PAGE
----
Friday, July 29, 2011

Gas range

If you have been in the shop, you may remember this old gas range, and another one that was similar to it....

We bought these several years ago at an auction, and George & I manhandled them into the shop. HEAVY!!! Luckily, a man happened to be walking down the street, & he jumped in and helped us out. The kindness of strangers!

At first they were display pieces, but after a couple years, I decided to sell them. No takers. Lots of folks admired them, & said the price was very reasonable.....but no takers. I gave a downright cheap price to anyone who seemed remotely interested.....but no takers. A few people said they would be back to buy them.......but none ever came back.

This went on for a couple years. They needed to go, the shop keeps getting fuller, and these HEAVY stoves were in the way.

So what is a shop owner to do? Sometimes tough decisions have to be made.

In the past, we have had big pieces of furniture that didn't sell. Especially organs. We took them apart, and the individual "architecture" pieces sold.

So..........we took the stoves apart.

We salvaged anything we could, starting with the cool doors.

We debated awhile, then decided to go ahead and keep the side panels. 

This is my favorite piece.
Since George was doing the actual "taking apart", I'm not sure where each piece came from.
So I don't know what this piece was, but it's still attached at the top, and if you spread the bottom a little, it forms an easel.

These are the burner rings, or whatever you call them. Don't they look like flowers? When they were on the stove, I never noticed that. When you start taking something apart, the detail suddenly jumps out at you.

We even saved the oven racks. They are rusty, which makes them very fashionable so to speak.
They would make good herb drying racks.

What couldn't be salvaged went to the scrap yard, so there are no parts sitting in a landfill.

Yes, it seems a shame to take apart such a cool piece of history. But, I tried to sell them as the complete package, I really, really tried. As I takers.

And I can't keep everything that doesn't sell, no matter how cool it is.
If I did, I'd become a TV star.
But...I don't really want my claim to fame to be that I was the featured Hoarder on cable TV!

Wednesday, July 27, 2011

WV barnwood signs

I just painted a new batch of West Virginia barnwood signs.
This is the real deal, barnwood taken from a couple different  barns.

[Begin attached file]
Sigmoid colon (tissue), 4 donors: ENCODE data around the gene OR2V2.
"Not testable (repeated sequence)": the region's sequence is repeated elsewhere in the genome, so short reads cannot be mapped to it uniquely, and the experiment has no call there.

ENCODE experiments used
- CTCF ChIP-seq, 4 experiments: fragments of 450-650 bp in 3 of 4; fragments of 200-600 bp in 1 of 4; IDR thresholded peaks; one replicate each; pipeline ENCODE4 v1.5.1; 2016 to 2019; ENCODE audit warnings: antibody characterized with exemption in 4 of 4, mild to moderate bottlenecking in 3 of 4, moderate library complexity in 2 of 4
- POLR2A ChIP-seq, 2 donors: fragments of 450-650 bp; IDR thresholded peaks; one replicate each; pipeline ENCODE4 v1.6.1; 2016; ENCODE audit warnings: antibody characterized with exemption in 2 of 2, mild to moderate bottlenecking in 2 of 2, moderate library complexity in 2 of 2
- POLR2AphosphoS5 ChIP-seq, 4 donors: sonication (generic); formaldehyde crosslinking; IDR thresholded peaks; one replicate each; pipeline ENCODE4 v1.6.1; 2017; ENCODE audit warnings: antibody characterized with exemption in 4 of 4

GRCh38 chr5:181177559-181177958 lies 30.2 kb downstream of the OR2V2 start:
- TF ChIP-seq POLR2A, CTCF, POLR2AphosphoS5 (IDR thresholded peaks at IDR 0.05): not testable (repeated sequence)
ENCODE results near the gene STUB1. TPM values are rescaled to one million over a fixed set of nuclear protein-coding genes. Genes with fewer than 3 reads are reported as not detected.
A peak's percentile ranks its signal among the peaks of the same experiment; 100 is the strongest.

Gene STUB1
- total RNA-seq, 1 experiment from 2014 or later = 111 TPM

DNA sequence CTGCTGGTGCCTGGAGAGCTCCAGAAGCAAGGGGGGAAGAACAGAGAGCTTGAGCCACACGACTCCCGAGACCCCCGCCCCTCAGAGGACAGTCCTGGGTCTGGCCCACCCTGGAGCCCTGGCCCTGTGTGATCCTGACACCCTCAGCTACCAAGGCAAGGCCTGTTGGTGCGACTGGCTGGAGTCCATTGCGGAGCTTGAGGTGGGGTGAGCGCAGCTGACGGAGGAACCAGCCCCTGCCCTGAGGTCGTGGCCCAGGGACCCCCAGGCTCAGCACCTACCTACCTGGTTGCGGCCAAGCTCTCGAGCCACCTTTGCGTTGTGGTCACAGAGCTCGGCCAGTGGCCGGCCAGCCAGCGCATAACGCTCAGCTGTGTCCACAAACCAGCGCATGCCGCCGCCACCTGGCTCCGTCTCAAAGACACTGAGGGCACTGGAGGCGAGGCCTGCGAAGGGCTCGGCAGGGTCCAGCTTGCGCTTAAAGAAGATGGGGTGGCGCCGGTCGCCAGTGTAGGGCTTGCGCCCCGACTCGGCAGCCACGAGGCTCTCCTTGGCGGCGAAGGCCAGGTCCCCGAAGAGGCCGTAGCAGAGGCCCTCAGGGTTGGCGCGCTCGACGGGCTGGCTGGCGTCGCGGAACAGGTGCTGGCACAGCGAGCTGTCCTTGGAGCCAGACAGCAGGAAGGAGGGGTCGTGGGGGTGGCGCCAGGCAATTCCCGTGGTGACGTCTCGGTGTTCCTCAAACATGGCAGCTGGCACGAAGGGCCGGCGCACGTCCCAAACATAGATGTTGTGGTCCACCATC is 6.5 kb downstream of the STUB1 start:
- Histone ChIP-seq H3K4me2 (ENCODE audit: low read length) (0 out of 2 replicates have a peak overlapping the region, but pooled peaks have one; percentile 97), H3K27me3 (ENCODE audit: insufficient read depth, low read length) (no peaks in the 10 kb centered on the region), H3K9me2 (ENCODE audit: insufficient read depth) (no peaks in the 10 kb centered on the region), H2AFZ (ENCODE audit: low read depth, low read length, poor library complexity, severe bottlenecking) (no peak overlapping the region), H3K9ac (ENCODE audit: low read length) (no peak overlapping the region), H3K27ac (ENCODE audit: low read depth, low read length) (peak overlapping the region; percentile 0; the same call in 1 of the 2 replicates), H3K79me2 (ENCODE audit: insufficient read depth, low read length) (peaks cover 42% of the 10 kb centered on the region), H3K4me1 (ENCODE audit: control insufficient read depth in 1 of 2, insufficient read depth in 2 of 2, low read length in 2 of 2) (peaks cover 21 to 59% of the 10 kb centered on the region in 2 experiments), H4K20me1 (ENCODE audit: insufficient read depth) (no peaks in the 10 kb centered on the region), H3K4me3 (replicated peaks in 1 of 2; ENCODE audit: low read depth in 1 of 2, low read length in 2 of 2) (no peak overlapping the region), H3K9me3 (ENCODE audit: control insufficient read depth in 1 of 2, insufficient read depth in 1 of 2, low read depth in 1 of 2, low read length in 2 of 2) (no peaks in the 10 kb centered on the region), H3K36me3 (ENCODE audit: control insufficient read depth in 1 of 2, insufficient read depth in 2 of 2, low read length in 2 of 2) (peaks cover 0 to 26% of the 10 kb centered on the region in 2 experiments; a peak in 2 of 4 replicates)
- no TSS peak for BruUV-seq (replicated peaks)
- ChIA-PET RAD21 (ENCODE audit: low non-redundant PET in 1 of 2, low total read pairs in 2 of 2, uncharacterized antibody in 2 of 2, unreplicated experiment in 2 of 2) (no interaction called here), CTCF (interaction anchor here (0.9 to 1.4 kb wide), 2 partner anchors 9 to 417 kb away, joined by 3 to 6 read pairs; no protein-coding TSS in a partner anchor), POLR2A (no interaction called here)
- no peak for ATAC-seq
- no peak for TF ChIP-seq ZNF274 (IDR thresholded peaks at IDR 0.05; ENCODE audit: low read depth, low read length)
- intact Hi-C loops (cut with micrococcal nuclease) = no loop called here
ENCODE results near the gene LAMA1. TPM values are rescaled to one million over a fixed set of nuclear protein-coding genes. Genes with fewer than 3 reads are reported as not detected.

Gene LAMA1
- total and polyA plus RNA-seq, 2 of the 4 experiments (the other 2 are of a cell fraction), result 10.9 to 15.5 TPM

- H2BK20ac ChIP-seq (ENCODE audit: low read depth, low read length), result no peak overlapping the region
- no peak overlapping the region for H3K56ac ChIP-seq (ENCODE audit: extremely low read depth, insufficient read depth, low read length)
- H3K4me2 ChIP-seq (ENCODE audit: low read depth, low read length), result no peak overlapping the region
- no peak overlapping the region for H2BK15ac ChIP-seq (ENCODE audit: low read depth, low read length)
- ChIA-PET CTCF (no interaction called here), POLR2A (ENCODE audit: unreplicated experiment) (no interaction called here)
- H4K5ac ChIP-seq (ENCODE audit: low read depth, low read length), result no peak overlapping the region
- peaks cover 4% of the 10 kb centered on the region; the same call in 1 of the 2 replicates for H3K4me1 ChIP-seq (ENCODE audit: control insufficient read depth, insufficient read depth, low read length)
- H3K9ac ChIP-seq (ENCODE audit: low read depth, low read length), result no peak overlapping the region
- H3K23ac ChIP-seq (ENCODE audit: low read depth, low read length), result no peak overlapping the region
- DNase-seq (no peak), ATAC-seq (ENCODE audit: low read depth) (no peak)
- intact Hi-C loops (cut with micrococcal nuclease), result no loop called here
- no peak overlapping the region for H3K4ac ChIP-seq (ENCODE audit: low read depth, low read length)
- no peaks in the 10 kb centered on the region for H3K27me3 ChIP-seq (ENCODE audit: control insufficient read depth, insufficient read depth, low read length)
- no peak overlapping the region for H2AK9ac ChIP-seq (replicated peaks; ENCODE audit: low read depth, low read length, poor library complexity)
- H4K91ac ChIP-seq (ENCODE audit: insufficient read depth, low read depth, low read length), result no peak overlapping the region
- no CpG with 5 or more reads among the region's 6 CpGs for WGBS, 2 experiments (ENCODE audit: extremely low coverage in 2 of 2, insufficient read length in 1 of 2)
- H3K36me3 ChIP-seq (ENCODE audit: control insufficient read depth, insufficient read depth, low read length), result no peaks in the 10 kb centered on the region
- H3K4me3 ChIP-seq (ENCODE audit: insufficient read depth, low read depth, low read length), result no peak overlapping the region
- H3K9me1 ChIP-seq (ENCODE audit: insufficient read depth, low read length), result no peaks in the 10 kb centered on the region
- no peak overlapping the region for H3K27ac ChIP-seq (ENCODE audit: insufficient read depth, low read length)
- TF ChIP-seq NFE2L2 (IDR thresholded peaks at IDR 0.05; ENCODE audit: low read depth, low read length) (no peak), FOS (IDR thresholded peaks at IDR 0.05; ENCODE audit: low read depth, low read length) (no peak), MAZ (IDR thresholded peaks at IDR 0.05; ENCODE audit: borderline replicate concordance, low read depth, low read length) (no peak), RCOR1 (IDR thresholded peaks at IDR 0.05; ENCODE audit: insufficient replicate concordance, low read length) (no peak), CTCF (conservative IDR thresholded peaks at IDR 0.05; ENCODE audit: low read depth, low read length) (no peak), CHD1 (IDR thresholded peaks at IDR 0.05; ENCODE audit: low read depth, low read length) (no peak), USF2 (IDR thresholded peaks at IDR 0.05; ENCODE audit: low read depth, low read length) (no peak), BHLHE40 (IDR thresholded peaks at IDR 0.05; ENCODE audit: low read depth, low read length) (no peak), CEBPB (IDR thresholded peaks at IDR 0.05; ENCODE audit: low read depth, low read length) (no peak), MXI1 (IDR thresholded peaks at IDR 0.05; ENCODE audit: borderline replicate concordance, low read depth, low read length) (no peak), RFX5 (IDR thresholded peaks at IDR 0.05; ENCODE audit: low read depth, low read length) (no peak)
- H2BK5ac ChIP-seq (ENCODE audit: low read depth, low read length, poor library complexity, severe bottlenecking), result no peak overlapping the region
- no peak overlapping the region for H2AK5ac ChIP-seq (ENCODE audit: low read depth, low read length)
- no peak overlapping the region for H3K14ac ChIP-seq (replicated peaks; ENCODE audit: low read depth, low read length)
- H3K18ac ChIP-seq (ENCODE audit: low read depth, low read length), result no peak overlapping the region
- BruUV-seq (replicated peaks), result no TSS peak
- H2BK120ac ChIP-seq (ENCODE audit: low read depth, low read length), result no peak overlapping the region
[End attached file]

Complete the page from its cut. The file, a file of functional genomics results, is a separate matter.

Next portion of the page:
You can see red paint on a few of them...
that is the original red paint from the barn.

How cool is that?

The only problem is.......
I can't seem to find a good way to display them for pics.

So I just propped some against the counter.

And laid the shorter ones on top of it.

I promise...
they are displayed better out on the floor for sale 
than they are in these pics!

Monday, July 25, 2011

Fallen Heros

Recently, another one of our local soldiers was killed in Iraq. Yesterday, he came home for the final time. Our hearts are heavy.

I don't know him, or his young wife. I do know his mother-in-law, we attend the same church. His wife grew up in the same church, though she had moved away by the time our family started attending there.

The funeral procession went by yesterday morning, during morning church services. Rather than hear a sermon, the entire congregation went outside and lined the sidewalk in front of the building, where we watched as the procession slowly drove by. Besides his family, the hearse was accompanied by over 200 Patriot Guard Riders on their motorcycles. 

The veterans and active military members of our congregation saluted, the rest of us silently showed our repects, many holding American flags. Many tears were shed for our fallen hero who will be buried with full military honors in Arlington National Cemetery on August 1.

A year or so ago, I and most other business owners on our street locked our doors, and walked down to a local funeral home to pay our respects as another local soldier was brought home for the final time.

During this processional, we missed hearing a sermon. During the last one, we missed an hour or so of business. What a small, insignificant sacrifice on our parts.

We pray the families of our fallen heros will find comfort.

May God bless the American soldier, and their families.

Saturday, July 23, 2011

Wider shots part 2

Last week I attempted to show you some wider shots of the store.